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Freshwater ecosystem functioning is often thought to be dominated by fish, determining the community structure via top-down control and ecosystem engineering. However, freshwater crayfish can have an even stronger effect on food web and ecosystem functioning, operating as keystone species in a water body (Longshaw and Stebbing, 2016). As environmental engineers, crayfish have a significant impact on the biodiversity within their habitat (Souty-Grosset et al., 2006). Yet over the past 150 years freshwater crayfish in Europe have faced a novel challenge in the form of a lethal disease caused by the oomycete Aphanomyces astaci Schikora 1906, introduced by alien crayfish species of North American origin. Today, the European native crayfish population trends are in decline nearing extinction in several cases (Souty-Grosset et al., 2006; Jussila et al., 2014). The introduction of different A. astaci strains in Europe and the repeated introductions of their North American host species are a classic example of a man-made ecological disaster (Jussila et al.), stemming from the naive belief that the manipulation of an ecosystem would be straightforward. The alien crayfish species, which were supposed to replace the eradicated native stocks, not only transfer the deadly disease but in many parts of Europe also outcompete their native crayfish counterparts, because they are more aggressive giving them additional advantage regarding habitat competition in addition to higher fecundity (Alonso and Martínez, 2006). Introductions of new alien crayfish stocks and thus new A. astaci strains will inevitably lead to the total eradication of the remaining native European crayfish stocks. In this Research Topic we collected scientific work on crayfish conservation from multiple scales, ranging from molecular to species and ecosystem levels, to address the consequences of invasive crayfish and host-parasite interactions on European freshwater biodiversity and ecosystem functioning, aiding conservation and management of European freshwater crayfish to prevent them from extinction.
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• Invasive non-native species represent a leading threat to global freshwater biodiversity and non-native crayfish species frequently cause extensive ecological damage. However, the extent to which their impact: (1) depends on invader identity and (2) differs from the natural state with native crayfish remains unclear. Comparison of the functional responses of invasive and native species represents a promising approach in this regard. • Here, we explored whether four invasive crayfish species (calico crayfish Faxonius immunis, spiny-cheek crayfish Faxonius limosus, signal crayfish Pacifastacus leniusculus, and marbled crayfish Procambarus virginalis) in European freshwaters and the most widespread native species (noble crayfish Astacus astacus) overlap in function in their potential effects on key resources of benthic food webs. First, the impact on gammarids and zebra mussels was assessed by means of comparative functional response analysis using the functional response ratio as impact metric; second, the consumption of macrophytes (Chara sp.) and detritus (leaf litter) was quantified and compared using feeding experiments. • Both invader- and resource-specific effects were observed. Invasive calico crayfish and signal crayfish exhibited the strongest per capita effects on gammarids and zebra mussels, respectively, with functional response ratios being 2-fold higher than those of native noble crayfish. Marbled crayfish showed an intermediate effect on both prey species, whereas spiny-cheek crayfish had lower impacts than noble crayfish. In the feeding experiment, calico crayfish consumed the highest amount of detritus, while the consumption of macrophytes did not differ among the five crayfish species. • Our work demonstrates as-yet unrecognised differences in functional responses among the four North American crayfish invaders and the European noble crayfish. The lack of congruence across the observed impacts suggests a mostly species-specific pattern and stresses the importance of species and resource identity when considering the ecological impact of crayfish. An initial assessment of invader-specific potential impacts positions calico crayfish and signal crayfish among the most impactful invaders.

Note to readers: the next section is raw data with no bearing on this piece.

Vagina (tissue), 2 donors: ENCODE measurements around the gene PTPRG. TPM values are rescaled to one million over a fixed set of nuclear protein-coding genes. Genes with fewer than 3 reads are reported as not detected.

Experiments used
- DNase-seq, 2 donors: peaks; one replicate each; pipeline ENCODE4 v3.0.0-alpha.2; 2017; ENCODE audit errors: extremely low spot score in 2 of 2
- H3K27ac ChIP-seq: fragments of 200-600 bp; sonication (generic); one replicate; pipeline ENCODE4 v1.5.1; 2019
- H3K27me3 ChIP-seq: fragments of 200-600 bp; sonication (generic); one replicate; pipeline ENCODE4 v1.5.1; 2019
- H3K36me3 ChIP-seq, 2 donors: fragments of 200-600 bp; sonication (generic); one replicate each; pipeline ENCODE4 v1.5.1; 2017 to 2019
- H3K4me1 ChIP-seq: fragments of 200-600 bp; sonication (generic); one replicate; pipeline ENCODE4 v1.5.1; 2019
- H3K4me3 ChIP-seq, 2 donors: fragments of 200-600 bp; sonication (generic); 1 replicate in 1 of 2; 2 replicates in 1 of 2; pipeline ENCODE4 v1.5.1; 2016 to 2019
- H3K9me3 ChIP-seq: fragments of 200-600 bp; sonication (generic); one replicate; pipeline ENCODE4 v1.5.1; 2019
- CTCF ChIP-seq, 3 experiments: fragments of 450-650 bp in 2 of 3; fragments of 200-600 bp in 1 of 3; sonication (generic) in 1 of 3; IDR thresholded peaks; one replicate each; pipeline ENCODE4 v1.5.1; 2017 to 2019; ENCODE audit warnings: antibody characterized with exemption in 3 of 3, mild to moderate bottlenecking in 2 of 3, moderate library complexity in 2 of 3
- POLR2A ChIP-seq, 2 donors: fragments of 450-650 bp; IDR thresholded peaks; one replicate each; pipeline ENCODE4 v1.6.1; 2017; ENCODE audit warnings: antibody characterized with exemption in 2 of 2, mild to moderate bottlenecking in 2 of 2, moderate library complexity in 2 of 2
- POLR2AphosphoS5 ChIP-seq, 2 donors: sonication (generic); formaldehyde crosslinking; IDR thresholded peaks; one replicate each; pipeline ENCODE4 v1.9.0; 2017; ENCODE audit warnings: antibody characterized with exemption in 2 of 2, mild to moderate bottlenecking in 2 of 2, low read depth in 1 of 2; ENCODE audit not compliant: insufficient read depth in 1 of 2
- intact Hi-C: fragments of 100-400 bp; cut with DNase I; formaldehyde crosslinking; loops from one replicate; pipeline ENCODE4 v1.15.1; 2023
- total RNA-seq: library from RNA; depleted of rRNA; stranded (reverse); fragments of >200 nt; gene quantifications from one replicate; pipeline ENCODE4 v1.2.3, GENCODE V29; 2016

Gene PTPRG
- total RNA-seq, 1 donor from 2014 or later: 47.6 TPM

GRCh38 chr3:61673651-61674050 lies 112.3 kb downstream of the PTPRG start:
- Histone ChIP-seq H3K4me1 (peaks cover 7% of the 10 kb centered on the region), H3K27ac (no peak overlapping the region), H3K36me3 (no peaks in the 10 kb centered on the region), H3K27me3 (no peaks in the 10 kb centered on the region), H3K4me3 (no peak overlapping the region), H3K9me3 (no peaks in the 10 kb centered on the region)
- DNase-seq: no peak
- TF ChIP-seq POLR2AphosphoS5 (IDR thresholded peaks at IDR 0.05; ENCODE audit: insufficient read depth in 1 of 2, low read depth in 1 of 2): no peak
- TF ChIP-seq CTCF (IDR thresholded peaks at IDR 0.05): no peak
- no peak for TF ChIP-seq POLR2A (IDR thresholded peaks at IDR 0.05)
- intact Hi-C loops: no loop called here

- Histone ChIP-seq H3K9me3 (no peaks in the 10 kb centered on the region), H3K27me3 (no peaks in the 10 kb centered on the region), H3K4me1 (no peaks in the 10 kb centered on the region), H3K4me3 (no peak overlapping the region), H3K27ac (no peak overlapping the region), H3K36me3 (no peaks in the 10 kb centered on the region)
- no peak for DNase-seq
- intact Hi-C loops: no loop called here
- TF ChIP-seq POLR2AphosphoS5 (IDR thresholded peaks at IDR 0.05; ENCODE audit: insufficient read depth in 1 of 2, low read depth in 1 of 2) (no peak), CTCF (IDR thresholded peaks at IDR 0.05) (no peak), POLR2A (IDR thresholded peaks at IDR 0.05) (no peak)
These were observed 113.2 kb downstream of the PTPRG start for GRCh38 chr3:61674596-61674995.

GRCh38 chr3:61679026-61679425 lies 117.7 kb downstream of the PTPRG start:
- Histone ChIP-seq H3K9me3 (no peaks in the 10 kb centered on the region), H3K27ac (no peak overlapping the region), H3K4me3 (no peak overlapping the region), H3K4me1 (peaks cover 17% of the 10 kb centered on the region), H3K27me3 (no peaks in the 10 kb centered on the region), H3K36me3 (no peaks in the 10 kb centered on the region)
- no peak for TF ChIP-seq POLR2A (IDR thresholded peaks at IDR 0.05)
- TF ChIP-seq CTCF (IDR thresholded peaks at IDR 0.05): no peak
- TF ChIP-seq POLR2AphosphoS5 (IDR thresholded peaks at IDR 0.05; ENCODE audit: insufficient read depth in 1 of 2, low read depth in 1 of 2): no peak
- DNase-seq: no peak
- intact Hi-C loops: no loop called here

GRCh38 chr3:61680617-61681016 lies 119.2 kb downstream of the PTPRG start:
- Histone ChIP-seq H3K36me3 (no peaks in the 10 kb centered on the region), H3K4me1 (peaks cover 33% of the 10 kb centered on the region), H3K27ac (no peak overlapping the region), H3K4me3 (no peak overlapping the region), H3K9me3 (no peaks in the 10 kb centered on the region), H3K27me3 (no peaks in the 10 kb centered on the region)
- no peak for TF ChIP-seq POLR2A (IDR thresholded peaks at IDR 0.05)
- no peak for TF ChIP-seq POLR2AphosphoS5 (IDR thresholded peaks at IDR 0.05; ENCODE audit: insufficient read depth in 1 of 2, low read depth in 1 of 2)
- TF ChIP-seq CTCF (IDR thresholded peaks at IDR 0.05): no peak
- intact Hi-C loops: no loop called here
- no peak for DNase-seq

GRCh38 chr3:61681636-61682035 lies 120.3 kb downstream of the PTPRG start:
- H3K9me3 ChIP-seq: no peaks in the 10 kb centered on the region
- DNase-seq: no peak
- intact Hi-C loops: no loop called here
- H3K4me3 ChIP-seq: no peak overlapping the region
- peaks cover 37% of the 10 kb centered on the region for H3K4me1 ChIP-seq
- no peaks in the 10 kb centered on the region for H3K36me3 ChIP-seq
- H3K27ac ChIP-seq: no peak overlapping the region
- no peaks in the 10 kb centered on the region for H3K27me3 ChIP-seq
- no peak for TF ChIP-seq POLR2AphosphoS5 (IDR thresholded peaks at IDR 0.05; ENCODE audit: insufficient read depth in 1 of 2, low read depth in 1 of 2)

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Native European crayfish conservation was triggered by invasion of crayfish plague disease agent, Aphanomyces astaci, starting 1860s in Northern Italy. Resulting crayfish plague epidemics quickly spread over Continental Europe, then to Finland, Sweden and finally, after running amok around Europe, A. astaci was discovered also in Iberian Peninsula, Norway, Ireland, and United Kingdom in 1970s and 1980s. By that time significant proportion of native crayfish stocks had been lost, and while crayfish plague epidemics were still recorded, also industrialization and waterways construction were causing damage to remaining native crayfish stocks. While alien crayfish introductions, at least Faxonius limosus, already gave rise to first wave of crayfish plague epidemics in late 19th century, later in 1960s it was decided that introductions of alien Pacifastacus leniusculus should be initiated to replace native European crayfish populations. Decisions were based on presumed advantages for fishery, suitable habitat requirements and supposed immunity against A. astaci. Furthermore, conservation of native European crayfish species was sidelined and focus shifted toward alien crayfish stocking routine and consumption. Alien crayfish species introductions resulted in repeated waves of crayfish plague epidemics among remaining native crayfish stocks. It was soon discovered that alien crayfish of North American origin were, as suspected, permanent reservoirs for A. astaci, that some of those alien species were losing their resistance against selected strains of A. astaci and struggled in European aquatic ecosystems. In this article, we introduce numerous motives behind grand mistake of introducing alien crayfish species to Europe and then promoting their stocks instead of focusing on conservation of native crayfish species. We outline how false economical, biological and ecologic assumptions were used to justify a hasty introduction of alien crayfish, which has further devastated native crayfish and also permanently changed European aquatic ecosystems, both with disastrous consequences. Lesson to be learnt is that science-based warnings about alien species damage to native ecosystems and native crayfish must be taken with utmost caution. Protection of native European crayfish should be core issue, not commercial activities. Finally, we summarize main threats and actions needed to protect remaining native freshwater crayfish fauna in Europe.